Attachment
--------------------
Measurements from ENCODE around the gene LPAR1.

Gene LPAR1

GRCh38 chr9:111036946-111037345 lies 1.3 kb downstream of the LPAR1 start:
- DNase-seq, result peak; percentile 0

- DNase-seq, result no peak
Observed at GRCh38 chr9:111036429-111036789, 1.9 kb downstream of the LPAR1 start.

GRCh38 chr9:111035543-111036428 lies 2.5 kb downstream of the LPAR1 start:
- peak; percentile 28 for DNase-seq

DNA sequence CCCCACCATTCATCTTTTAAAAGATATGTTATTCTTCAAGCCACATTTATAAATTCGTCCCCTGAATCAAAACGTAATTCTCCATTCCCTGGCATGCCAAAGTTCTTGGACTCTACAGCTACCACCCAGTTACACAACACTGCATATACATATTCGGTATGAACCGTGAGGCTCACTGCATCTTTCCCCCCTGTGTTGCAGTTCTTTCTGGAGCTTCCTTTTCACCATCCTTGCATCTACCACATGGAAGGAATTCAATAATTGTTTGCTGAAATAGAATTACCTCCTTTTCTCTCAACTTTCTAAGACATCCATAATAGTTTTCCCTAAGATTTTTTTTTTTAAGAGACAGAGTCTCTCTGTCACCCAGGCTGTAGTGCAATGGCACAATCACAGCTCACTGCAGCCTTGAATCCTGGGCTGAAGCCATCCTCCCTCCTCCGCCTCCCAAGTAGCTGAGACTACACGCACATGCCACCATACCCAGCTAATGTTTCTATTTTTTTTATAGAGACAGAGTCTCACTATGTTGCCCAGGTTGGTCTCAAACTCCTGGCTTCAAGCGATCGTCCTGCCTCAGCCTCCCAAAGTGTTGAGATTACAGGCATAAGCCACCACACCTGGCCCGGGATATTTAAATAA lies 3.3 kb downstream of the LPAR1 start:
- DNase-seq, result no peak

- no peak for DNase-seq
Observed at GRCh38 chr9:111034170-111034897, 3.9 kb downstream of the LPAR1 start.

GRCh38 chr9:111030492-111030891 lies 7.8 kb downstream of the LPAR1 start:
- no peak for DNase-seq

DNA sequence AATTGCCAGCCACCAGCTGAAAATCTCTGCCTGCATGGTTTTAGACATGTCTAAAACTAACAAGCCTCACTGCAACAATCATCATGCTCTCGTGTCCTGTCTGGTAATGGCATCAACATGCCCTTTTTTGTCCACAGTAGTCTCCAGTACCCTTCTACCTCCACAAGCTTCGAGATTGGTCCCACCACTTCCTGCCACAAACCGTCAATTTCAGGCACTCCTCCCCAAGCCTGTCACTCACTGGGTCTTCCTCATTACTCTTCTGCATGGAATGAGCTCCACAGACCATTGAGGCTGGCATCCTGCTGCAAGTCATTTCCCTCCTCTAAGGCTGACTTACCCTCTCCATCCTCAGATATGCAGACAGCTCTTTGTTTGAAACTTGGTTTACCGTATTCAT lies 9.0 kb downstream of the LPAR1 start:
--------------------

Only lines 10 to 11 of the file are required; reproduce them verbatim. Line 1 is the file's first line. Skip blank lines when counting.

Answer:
- DNase-seq, result no peak

- no peak for DNase-seq